The cyclic steroidal glycosides occur in few starfish. An anionic charge is due to the presence of a glucuronic acid unit. The 7,8-dehydro-3b,6b-dihydroxy steroidal nucleus is unprecedented, and the most remarkable feature is the trisaccharide chain, which is cyclized between C(3) and C(6) of the aglycone giving rise to a macrocyclic ring reminiscent of a crown ether.

Asterosaponins are constituted by an aglycone with 9,11-didehydro- 3β,6α-dihydroxy steroidal nucleus; a sulfate group at C(3); and generally a side chain with the 20β-OH and 23-oxo functions. The oligosaccharide chain, commonly made up of five or six sugar units with β-oriented structure, and sometimes containing also three or four sugar units, is always glycosidically linked at C(6). The sugar units can be xyloses, galactoses, fucoses or quinovoses. Most of the structural diversity is confined to the substitution pattern of the side chain [15].

Four asterosaponins from M. glacialis have been scrutinized to date [15]. Their structures are illustrated in Figure 5 and Figure 6.

Figure 3.

Structure of cyclic steroidal glycoside sepositoside A, found in two starfish species, Echinaster sepositus and E. luzonicus. Adapted from [15].

Figure 4.

A sulfated steroidal glycoside (asterosaponin) typical structure. Adapted from [19].

Marthasterosides A1 and A2 (see Figure 5) differ only in the identity of one sugar residue, while marthasterosides B and C (see Figure 6) differed only in the steroidal side chain.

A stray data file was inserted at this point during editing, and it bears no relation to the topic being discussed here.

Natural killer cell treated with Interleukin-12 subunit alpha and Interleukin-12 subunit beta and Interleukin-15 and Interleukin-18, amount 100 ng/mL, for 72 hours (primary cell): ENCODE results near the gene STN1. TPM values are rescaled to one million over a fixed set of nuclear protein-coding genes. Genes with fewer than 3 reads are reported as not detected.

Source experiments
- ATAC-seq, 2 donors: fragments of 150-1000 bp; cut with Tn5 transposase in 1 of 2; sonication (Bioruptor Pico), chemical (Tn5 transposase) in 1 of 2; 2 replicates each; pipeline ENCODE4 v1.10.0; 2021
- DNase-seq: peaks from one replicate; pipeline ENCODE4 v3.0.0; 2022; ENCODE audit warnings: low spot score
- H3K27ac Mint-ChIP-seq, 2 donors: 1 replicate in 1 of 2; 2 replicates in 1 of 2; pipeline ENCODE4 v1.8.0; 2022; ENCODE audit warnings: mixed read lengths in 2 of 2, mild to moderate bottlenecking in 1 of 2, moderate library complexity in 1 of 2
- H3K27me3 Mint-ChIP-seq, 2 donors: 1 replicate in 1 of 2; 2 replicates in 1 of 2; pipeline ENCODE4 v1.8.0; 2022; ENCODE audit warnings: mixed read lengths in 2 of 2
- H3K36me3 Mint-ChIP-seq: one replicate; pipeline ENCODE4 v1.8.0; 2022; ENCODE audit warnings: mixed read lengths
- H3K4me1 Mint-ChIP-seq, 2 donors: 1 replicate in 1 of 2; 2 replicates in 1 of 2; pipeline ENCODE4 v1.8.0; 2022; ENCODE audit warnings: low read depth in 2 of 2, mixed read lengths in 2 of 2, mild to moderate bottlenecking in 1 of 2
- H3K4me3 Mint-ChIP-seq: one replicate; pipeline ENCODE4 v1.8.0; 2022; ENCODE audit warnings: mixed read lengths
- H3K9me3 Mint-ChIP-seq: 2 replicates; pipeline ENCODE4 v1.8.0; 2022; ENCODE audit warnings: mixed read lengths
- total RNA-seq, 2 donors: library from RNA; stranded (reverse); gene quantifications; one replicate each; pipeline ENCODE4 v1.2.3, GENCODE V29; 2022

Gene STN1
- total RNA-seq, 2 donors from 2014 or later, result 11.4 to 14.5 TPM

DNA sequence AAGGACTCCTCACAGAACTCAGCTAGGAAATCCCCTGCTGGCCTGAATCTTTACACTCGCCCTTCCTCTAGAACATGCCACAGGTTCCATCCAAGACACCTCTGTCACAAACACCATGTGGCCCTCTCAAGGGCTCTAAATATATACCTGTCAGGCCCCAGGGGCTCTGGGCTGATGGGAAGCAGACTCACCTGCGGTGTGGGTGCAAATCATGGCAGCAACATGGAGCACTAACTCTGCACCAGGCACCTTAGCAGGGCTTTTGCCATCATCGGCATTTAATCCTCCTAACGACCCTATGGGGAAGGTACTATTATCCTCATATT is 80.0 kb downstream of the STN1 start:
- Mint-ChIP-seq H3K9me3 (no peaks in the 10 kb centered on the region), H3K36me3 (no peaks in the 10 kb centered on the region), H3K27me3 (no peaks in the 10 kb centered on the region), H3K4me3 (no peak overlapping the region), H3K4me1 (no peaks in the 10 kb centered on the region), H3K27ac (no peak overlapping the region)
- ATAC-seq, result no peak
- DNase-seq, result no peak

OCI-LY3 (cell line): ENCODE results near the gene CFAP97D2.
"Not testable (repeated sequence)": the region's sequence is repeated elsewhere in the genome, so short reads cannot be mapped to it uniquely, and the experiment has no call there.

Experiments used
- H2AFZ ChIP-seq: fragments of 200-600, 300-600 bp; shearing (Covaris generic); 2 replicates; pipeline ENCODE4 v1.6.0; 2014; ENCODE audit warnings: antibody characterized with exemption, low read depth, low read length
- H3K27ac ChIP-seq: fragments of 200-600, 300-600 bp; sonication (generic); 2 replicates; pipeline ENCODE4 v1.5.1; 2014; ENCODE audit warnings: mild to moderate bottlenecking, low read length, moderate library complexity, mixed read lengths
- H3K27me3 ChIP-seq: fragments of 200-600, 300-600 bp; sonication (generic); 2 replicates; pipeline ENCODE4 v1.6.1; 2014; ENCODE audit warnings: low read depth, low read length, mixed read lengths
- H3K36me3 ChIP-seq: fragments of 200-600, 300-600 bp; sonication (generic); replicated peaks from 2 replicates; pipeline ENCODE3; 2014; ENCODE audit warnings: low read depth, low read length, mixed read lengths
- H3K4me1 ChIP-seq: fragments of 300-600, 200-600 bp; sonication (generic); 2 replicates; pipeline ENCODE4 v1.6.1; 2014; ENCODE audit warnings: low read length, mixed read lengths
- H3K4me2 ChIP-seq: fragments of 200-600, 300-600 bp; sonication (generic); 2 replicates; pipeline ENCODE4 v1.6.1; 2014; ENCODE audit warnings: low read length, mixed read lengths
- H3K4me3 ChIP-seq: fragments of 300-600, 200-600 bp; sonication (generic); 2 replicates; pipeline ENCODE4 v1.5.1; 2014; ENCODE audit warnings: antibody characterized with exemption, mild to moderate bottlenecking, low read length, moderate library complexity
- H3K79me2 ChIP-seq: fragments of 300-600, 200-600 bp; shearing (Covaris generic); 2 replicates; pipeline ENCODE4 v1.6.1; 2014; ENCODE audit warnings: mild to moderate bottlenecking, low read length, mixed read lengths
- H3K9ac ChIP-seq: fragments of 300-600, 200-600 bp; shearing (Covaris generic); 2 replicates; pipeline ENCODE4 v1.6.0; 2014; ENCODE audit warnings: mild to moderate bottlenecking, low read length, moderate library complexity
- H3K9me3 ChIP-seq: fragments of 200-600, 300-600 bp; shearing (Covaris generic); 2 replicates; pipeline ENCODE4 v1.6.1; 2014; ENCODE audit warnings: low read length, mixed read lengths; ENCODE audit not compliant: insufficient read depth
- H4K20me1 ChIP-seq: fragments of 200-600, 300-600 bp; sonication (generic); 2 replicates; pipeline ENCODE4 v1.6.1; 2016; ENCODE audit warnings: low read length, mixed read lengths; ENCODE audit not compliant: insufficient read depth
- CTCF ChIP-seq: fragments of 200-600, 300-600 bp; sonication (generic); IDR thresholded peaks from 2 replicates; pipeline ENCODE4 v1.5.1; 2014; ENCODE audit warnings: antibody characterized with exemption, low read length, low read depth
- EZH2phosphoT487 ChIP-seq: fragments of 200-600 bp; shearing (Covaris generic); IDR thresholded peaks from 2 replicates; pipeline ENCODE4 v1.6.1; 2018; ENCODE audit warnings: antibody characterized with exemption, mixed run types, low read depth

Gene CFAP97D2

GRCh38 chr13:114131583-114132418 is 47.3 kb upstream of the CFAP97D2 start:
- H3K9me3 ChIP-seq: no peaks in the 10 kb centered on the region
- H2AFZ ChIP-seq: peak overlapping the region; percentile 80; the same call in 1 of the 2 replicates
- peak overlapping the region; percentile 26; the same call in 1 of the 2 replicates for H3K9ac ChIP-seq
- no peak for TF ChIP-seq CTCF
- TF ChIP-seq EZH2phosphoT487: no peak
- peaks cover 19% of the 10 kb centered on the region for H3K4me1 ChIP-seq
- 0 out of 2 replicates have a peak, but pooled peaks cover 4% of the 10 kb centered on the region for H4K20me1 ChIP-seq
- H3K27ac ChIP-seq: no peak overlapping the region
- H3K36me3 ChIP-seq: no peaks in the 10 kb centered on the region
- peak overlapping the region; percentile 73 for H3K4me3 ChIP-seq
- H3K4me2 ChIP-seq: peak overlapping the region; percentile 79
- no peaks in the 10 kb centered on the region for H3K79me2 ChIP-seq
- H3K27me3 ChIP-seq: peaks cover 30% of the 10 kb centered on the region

Figure 5.

Asterosaponins marthasterosides A1 (A1) and A2 (A2) structures. Adapted from [15].

Figure 6.

Asterosaponins marthasterosides B (B) and C (C) structures [15]. Adapted from [15].

So far, studies performed with asterosaponins from starfish indicated that they possess several bioactive properties such as: cytotoxic to tumor cells and viruses; hemolytic activity toward erythrocytes of various origins; and anti-inflammatory and antifungal activities [20]. Additionally, cytotoxic asterosaponins from the starfish Culcita novaeguineae were reported to promote polymerization of tubulin [21]. Agents that promote tubulin polymerization exhibit anticancer activity by disrupting normal mitotic spindle assembly and cell division as well as inducing apoptosis (programmed cell death) [22].


5. Methods to extract asterosaponins

Usually, the purification/isolation of steroidal glycosides from a sample mixture, extracted from starfish, is not an easy task [23]. The extraction of the crude sample material with organic solvents often takes several hours and is frequently followed by a series of preparation steps such as gel chromatography, counter current chromatography or preparative column chromatography [24].